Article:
"We might follow on Twitter and see that there's a photo that's posted that shows shredded documents," she said. "In my view, that's not enough to launch an investigation, which is why we put out the statement. I don't know what records those are, I don't know if they're subject to FOIP, I don't know who's responsible for them. So, we requested that anybody with some evidence, or with concerns, that they provide that to me so that I would have something to go on, someplace to start with an investigation like this. We're not able to go out there an seize records. I don't have the people to be overseeing every single shredding machine in the Government of Alberta."

Truck filled with documents

One photo on Twitter showed bags of documents in the back of a pickup truck.

"I'm aware of that photograph," Clayton said. "I don't know what records those are, I don't know whose truck that is."

In order to prosecute any who improperly destroyed records, the investigation would have to meet the "threshold" to prove it was intentional, Clayton said.

"It has long been a challenge to move forward with offence prosecutions where there is that wilful element. That is the most difficult thing to establish in any of our offence investigations."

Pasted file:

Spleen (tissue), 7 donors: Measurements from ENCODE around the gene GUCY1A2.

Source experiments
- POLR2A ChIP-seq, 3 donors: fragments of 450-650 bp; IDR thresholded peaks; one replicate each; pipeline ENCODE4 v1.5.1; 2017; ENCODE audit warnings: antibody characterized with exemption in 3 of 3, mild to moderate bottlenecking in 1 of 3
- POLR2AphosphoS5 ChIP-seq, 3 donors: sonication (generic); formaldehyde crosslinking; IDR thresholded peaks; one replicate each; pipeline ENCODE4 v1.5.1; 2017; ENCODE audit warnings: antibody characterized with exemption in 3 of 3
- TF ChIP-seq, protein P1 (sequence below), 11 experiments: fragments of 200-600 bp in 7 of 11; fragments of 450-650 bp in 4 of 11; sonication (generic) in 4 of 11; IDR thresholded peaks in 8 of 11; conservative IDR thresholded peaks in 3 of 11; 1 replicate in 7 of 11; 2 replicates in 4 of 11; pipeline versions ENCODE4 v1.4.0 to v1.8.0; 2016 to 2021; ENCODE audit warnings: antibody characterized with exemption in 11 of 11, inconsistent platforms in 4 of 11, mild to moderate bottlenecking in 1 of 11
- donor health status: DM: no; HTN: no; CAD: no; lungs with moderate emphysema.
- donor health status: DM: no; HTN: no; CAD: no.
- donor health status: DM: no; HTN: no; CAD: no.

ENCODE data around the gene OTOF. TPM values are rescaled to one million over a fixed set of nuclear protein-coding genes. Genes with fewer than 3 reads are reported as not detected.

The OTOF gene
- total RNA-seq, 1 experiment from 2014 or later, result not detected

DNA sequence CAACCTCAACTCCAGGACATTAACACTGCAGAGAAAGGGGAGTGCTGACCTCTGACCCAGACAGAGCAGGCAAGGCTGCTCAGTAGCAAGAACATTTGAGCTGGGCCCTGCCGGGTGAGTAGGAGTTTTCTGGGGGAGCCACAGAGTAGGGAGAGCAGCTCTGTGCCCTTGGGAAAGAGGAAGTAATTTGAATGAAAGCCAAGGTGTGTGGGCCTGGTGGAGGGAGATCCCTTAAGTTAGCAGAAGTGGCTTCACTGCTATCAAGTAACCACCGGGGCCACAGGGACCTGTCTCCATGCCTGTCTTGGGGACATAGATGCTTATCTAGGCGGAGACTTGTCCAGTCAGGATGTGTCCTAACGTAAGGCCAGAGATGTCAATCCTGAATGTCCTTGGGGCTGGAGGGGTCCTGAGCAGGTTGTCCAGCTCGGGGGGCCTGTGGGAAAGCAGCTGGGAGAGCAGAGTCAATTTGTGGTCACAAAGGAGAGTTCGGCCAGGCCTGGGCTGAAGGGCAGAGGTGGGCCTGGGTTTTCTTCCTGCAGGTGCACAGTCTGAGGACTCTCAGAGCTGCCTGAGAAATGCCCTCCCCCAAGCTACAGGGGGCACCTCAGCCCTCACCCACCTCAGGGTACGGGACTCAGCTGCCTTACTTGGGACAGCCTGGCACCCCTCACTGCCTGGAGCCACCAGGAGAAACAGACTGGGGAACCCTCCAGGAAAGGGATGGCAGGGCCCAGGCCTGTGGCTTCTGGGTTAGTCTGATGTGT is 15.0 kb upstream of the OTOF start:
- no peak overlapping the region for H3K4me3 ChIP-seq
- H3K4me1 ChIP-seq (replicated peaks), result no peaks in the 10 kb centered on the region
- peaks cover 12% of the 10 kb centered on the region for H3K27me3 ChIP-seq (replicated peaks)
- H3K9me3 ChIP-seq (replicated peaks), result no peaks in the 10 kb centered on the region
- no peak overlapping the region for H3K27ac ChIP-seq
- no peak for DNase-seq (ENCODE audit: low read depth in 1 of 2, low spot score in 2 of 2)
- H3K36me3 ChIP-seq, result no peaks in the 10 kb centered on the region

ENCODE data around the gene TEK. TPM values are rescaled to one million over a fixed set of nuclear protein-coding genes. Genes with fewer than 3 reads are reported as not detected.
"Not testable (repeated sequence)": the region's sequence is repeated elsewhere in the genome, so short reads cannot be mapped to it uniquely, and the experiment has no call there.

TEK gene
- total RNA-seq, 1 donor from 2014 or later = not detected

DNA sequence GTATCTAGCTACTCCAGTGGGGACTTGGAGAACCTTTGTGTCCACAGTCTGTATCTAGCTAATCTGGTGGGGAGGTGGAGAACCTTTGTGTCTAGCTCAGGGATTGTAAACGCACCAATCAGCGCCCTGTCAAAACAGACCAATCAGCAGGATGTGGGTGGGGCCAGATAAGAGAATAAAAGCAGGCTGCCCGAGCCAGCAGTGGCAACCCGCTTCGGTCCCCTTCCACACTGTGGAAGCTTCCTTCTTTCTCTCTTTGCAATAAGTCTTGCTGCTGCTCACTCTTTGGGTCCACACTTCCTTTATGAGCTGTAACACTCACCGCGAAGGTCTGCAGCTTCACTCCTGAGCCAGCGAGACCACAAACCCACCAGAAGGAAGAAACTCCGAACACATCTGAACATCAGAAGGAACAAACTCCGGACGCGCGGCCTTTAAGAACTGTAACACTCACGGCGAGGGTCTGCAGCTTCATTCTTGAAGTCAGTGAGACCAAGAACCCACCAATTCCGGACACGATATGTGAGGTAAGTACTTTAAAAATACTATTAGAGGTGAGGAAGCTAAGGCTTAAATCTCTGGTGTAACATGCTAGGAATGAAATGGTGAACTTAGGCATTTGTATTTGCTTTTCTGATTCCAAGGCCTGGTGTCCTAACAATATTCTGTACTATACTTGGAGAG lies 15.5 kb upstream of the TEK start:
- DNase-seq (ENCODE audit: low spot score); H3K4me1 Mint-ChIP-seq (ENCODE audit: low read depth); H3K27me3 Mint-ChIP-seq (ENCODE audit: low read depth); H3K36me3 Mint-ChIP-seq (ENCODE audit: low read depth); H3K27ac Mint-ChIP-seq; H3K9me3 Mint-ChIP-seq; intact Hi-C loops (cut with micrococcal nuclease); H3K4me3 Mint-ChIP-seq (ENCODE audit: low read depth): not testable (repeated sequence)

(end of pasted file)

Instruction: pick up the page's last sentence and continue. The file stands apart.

The commissioners have the authority to go to IT people in the department and try to get original documents off computer servers. Clayton said she can compel departments to produce documents.

Clayton said the investigation could serve as a warning to other departments, and is intended to reassure the public that someone is looking into how documents have been handled.

"This has got so much attention right now by people across Alberta ... that I think Albertans want and need to know that something is taking place."

This is the first time the two commissioners have launched a joint investigation. The results will be made public, she said, even if it turns out nothing was done wrong.